Looking for an inspiring way to start your day? Sign up for Morning Motivation!
It’s our friendly Facebook robot that will send you a quick note every weekday morning to help you start strong. Sign up here by clicking Get Started!
Taking this into account, we know that buzzwords can be a no-go for a variety of reasons, but is there ever an upside to using them? It might just work both ways.
America used these “buzzwords” the most on LinkedIn in 2018
LinkedIn’s latest data on this topic might look familiar to you — here’s their list.
Buzzwords can be super generic
“You do not want to opt for generic terms in a resume. Your resume shouldn’t be a collection of achievements and attributes that make you a great average worker. Your resume is your chance to show why you are different and why you would add more value to the team. You need to use words that make you stand out from the crowd not make you just another part of it.
As mentioned earlier, a term like ‘creative’ doesn’t reveal anything specific about you or what you do. It’s good to be a creative person but the word itself won’t give any insight into your accomplishment or your personality. It’s just a generic term to describe your style.”
The post goes on to list and explain words on LinkedIn’s 2017 buzzwords list.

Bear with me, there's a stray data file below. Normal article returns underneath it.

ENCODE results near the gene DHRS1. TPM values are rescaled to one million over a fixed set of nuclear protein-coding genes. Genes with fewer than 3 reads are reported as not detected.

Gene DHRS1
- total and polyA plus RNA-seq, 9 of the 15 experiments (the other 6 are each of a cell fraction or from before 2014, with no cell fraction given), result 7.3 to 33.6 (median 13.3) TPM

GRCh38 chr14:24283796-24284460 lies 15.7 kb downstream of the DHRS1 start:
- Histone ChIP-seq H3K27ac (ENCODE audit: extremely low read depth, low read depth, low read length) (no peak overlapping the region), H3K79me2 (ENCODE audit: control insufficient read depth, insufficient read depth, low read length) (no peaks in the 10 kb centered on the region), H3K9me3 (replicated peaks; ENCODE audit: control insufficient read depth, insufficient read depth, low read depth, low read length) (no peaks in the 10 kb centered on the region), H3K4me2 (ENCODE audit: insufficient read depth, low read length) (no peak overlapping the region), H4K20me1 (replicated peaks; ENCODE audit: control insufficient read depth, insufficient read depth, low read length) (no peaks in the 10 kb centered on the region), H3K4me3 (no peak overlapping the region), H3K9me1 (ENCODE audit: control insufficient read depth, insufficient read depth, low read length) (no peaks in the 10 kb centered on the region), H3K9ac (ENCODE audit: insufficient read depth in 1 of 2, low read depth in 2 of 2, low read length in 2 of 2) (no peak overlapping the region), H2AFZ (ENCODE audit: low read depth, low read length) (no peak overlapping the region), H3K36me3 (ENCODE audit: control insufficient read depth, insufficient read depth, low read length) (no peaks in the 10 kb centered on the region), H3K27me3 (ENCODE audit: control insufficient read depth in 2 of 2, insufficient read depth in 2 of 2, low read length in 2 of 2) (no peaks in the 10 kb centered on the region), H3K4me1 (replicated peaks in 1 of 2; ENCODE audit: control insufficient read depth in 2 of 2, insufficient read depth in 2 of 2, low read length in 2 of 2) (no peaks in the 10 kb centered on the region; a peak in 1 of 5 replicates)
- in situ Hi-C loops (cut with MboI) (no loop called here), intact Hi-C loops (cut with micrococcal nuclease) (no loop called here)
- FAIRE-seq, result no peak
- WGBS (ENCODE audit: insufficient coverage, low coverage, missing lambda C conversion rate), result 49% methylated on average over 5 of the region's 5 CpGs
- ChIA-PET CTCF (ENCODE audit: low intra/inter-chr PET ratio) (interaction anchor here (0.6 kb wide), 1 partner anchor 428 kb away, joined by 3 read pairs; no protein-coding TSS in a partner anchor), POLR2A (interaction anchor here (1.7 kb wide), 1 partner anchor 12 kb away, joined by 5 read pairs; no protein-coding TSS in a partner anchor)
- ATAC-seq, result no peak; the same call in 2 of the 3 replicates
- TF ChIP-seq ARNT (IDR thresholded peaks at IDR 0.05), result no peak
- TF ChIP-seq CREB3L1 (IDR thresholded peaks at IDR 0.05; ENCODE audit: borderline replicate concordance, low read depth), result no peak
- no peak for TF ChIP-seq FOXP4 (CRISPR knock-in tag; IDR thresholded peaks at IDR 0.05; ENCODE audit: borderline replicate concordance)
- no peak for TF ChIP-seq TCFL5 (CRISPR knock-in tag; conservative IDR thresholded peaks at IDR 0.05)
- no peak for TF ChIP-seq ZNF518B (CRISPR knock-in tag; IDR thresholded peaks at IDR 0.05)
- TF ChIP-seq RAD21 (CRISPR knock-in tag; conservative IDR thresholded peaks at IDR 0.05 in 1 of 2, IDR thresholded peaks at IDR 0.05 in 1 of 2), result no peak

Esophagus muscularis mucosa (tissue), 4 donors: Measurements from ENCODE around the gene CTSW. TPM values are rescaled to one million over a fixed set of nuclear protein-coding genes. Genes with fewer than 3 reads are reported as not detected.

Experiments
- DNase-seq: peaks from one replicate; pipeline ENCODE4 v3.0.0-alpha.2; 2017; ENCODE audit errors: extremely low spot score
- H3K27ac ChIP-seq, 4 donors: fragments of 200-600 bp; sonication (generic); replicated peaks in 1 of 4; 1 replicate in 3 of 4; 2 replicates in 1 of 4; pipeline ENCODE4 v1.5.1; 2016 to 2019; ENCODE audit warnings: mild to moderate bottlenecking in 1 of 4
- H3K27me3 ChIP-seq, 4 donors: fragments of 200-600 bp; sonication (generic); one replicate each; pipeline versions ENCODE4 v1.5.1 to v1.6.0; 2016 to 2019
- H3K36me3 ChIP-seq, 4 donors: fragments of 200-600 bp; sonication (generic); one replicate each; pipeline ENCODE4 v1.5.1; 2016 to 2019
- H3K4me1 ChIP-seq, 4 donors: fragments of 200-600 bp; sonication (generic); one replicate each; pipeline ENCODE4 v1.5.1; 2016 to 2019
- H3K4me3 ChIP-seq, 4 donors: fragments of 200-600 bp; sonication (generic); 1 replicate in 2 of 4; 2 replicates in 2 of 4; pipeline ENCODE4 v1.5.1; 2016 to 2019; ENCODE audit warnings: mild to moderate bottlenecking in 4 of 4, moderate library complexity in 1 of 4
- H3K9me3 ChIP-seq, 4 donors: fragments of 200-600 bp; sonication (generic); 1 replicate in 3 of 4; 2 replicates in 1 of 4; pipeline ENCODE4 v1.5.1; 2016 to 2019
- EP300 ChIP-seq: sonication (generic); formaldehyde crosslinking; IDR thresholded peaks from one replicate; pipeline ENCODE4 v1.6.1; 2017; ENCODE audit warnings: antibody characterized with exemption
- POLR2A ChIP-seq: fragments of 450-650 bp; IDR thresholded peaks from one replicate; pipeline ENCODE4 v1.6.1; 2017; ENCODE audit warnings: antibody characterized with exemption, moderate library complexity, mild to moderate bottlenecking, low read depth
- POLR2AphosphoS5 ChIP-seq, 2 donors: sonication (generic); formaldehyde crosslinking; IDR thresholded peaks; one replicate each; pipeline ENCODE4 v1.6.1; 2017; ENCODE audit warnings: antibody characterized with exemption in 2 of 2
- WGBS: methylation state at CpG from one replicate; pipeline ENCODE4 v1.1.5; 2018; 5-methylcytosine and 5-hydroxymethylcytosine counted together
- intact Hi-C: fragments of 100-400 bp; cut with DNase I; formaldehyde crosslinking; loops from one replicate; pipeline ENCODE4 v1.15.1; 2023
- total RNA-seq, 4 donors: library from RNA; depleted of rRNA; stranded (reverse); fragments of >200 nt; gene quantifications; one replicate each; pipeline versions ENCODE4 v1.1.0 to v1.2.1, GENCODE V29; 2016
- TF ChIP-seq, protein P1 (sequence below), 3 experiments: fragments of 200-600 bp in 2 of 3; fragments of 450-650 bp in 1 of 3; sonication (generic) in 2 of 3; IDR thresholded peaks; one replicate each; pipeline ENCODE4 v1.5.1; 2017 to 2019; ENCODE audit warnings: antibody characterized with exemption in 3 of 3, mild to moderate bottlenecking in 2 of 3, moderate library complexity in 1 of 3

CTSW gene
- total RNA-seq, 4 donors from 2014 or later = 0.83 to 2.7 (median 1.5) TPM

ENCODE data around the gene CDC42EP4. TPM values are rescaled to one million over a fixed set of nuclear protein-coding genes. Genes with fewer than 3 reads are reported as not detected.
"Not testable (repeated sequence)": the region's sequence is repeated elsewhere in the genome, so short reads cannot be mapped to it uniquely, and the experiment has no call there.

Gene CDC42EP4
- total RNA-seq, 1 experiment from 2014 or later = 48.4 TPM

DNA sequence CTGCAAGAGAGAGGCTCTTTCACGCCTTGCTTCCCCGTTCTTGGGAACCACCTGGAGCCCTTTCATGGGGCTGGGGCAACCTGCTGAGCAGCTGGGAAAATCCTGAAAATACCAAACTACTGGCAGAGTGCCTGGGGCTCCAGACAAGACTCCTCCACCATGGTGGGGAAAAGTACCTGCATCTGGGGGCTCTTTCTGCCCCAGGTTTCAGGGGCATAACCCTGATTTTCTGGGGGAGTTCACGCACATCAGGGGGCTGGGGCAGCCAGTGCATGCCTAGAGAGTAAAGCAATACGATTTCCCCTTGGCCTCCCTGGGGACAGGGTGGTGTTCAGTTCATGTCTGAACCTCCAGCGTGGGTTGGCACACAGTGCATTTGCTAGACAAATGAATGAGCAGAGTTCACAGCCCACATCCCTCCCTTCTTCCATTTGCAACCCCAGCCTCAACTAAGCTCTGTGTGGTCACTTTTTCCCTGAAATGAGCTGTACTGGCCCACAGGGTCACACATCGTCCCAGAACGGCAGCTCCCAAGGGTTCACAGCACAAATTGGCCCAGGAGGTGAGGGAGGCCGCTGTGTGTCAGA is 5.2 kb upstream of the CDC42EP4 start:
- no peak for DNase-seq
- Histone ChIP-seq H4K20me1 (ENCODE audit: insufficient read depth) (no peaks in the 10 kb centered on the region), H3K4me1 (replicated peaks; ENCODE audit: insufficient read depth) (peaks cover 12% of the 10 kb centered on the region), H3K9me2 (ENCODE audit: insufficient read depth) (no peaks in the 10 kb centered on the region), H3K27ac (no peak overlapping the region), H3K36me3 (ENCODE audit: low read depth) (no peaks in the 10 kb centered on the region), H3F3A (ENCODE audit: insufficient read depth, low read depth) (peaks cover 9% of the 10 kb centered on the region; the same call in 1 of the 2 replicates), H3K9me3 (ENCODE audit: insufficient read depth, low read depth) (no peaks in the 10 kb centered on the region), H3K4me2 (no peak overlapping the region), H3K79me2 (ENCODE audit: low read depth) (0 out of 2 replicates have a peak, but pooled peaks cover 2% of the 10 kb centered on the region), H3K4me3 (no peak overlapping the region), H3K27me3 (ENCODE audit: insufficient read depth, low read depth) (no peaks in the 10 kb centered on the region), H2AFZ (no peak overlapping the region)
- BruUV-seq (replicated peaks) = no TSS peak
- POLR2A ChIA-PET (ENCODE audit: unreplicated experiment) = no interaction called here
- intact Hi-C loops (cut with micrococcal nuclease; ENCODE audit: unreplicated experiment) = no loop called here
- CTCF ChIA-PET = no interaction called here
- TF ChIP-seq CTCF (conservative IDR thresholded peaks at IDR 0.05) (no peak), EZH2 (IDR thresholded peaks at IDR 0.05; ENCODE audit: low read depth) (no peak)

Other words and phrases to back away from
Don’t even think about these:
Anneke Jong, COO at Rockets of Awesome, writes in The Muse about why you shouldn’t use these words:“Whether you’re sitting in on an annual performance review at a consulting firm or talking to a hiring manager at a tech company, you’ll hear these absurd non-titles everywhere. But unless your co-worker has actually toured with Mötley Crüe or wields nunchucks at the office, there is no reason to call her a rock star or a ninja. Also to be avoided: guru, wizard, and god. If someone has excelled professionally, praise her for what she’s actually done—don’t rely on cutesy hyperbole.”
Seriously? This one has gotten old by now. Darrah Brustein, founder of Network Under 40, told Mashable about why you should stop using this word:“Pivot has become the glamorous way of saying that you changed something that wasn’t working. Call it what it is. Admit that you made a mistake or a subpar product/service and that you found a way to adjust it. I have much more respect for calling it like it is than trying to put a pretty bow on something to try and save face,” she said.
Here’s one positive reason to use buzzwords in an interview
“In a job interview, hiring managers are alert to certain words and phrases that convey knowledge of the position, confidence, and that a person would be a good fit for the company,” she said.
More from Ladders
- 3 tips for answering behavioral interview questions
- Survey: 76% say ‘not hearing back’ about a job worse than being ghosted after a first date
- A small Japanese city is facing a ninja shortage – even though the salary is $85,000
- The economy is so strong, job seekers are ghosting employers
- 4 ways conquering an escape room may help you find a job